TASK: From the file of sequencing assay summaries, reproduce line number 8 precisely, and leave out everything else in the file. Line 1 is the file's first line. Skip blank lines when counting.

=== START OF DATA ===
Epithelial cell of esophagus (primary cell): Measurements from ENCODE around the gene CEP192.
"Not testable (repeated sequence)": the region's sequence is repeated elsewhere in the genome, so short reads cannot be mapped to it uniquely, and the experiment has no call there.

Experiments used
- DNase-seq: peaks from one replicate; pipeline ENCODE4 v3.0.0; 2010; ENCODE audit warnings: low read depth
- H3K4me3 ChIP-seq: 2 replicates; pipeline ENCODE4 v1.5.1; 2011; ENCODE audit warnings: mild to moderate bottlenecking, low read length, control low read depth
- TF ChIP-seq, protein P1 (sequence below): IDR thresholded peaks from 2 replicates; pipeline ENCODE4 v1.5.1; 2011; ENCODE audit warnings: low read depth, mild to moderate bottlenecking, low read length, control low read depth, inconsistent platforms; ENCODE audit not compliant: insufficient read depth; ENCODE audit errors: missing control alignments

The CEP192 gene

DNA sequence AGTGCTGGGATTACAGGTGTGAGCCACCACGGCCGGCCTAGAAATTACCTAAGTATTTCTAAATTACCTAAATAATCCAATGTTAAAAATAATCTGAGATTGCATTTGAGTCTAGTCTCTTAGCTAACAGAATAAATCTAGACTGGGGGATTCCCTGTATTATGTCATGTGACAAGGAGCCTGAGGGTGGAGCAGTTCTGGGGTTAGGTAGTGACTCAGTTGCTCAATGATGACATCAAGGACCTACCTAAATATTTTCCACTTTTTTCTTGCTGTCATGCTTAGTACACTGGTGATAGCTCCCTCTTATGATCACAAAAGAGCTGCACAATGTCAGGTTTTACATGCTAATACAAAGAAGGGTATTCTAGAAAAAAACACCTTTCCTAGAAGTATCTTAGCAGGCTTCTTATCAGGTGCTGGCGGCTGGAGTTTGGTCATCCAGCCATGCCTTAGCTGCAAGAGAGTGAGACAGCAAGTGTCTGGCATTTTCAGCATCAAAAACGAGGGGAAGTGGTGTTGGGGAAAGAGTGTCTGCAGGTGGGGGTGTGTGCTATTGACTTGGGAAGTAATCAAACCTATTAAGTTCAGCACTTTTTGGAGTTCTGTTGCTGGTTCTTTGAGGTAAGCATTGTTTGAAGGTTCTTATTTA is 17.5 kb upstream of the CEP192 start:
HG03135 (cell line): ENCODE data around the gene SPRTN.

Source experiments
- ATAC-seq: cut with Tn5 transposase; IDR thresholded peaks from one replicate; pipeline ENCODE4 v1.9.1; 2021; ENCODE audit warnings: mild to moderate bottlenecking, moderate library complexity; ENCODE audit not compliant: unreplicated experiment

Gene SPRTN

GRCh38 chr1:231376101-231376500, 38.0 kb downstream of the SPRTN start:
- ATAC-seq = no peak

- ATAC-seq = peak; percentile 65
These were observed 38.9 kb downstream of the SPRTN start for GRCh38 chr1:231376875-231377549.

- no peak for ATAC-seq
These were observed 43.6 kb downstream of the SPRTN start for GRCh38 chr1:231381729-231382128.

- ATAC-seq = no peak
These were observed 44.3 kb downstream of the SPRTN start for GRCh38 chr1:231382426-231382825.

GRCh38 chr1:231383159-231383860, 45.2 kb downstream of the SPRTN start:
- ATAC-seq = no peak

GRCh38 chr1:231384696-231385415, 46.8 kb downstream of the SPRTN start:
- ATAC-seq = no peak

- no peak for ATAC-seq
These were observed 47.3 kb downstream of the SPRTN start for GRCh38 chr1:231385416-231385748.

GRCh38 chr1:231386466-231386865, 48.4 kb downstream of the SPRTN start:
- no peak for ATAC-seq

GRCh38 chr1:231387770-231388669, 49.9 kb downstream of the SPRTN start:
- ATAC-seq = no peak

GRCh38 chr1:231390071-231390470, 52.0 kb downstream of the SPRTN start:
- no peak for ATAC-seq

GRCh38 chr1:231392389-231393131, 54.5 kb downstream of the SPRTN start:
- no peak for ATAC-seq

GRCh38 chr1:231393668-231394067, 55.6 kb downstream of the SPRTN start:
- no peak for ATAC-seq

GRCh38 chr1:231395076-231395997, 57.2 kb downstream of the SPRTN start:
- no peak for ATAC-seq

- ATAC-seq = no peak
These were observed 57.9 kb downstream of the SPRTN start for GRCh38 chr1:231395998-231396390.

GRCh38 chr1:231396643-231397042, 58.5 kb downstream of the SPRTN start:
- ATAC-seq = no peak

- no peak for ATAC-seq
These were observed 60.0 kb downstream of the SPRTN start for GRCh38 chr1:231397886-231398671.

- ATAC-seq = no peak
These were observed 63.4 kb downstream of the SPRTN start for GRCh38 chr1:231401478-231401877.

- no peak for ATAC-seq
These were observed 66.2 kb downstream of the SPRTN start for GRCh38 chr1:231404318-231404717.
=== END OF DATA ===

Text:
DNA sequence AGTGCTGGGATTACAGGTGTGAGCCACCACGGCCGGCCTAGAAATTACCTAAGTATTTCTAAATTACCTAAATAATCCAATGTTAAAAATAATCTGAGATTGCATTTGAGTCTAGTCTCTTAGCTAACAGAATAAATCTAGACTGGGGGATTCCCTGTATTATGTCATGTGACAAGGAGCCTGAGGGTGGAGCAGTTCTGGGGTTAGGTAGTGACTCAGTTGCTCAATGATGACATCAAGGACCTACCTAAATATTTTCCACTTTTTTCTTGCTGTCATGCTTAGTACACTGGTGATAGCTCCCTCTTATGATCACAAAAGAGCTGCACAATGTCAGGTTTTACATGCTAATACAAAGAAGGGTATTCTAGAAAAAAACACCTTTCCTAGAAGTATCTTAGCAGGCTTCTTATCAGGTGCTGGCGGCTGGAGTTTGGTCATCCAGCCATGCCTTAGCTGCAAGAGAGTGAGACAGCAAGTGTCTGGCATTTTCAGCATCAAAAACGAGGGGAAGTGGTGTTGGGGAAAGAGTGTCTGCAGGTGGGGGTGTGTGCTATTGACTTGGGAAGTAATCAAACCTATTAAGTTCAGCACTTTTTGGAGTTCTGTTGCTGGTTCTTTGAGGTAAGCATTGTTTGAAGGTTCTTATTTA is 17.5 kb upstream of the CEP192 start: